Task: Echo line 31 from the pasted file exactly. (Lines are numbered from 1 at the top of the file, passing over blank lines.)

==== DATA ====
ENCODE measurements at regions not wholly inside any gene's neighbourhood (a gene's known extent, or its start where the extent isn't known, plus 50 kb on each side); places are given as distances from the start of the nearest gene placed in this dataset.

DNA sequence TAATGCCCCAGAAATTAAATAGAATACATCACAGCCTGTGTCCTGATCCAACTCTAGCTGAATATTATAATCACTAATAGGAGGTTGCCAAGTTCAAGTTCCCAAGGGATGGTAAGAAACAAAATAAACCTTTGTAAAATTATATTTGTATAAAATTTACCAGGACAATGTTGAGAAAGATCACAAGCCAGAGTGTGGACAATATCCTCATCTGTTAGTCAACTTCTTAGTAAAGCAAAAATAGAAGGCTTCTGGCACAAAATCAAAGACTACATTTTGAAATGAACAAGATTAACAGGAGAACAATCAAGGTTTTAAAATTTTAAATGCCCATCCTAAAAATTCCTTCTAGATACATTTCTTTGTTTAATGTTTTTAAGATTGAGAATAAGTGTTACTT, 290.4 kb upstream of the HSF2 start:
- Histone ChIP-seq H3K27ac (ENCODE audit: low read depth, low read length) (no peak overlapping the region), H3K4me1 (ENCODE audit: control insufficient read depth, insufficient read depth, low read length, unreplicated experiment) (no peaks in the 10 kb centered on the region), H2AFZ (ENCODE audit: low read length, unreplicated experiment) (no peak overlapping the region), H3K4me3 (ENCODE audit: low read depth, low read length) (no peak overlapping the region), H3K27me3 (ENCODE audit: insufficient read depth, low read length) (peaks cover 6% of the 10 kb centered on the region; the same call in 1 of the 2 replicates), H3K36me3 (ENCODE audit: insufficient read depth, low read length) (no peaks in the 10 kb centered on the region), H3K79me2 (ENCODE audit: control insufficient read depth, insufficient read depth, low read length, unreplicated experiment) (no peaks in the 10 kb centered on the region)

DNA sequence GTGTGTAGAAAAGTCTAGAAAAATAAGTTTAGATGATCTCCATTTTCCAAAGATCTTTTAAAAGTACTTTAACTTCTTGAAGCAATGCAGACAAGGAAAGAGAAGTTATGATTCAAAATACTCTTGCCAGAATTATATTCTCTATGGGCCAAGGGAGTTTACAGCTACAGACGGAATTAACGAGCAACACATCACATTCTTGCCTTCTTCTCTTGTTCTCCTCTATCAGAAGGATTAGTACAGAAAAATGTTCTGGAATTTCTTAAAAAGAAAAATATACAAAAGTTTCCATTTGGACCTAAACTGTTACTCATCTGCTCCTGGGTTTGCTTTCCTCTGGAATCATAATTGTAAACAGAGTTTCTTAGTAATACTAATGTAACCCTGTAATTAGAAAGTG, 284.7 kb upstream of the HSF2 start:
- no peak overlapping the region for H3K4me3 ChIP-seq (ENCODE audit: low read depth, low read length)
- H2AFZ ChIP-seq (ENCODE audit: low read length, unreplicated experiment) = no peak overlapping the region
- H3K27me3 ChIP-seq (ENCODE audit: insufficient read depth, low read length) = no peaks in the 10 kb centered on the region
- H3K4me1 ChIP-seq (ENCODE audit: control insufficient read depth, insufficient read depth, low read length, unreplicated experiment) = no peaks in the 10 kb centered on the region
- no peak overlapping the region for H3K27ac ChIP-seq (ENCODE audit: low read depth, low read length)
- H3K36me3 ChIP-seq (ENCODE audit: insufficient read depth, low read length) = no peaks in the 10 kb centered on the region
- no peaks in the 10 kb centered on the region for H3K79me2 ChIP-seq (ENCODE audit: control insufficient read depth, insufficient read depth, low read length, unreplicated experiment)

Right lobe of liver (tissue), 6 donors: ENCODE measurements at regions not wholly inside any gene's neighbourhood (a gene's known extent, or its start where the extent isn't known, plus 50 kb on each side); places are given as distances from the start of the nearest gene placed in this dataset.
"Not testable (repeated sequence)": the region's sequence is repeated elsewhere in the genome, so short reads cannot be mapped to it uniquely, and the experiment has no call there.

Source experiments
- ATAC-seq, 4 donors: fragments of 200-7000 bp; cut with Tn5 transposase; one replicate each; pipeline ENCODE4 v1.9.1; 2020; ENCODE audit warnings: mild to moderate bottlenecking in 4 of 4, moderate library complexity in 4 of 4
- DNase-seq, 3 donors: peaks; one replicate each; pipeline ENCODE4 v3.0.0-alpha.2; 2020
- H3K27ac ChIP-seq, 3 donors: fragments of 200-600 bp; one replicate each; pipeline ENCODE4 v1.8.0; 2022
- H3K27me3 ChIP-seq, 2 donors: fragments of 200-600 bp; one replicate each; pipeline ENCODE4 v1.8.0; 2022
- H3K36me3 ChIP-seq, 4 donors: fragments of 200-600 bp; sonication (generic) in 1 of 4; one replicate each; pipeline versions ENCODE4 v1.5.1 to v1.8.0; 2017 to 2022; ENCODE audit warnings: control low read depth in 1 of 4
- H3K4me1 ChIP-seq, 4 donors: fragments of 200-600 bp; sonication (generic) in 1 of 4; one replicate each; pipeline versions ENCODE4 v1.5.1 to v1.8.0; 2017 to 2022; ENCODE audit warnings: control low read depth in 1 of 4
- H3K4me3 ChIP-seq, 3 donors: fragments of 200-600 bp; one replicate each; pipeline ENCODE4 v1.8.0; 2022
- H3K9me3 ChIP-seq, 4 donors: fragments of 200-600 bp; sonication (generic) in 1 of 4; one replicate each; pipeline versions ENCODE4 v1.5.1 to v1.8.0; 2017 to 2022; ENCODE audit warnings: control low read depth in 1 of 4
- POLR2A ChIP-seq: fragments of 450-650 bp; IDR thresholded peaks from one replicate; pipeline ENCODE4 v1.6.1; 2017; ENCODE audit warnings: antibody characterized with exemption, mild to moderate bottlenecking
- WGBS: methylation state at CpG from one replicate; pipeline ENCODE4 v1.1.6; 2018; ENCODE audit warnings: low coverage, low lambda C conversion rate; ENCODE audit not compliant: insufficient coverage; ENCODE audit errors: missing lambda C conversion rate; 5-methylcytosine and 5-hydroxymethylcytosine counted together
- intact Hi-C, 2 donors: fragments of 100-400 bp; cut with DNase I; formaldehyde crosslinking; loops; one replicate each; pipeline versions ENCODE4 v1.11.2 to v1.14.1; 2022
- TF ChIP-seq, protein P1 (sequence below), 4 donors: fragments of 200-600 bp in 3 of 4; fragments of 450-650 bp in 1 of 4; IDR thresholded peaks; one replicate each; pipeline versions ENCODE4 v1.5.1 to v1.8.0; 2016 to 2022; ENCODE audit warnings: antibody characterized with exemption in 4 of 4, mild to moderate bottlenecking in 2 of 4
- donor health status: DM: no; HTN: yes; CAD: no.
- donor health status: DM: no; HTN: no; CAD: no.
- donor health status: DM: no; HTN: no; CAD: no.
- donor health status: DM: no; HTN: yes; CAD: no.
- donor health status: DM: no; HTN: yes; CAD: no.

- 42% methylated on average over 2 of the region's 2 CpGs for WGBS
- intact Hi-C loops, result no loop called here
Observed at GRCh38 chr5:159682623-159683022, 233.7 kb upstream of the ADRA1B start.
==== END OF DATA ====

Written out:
- donor health status: DM: no; HTN: yes; CAD: no.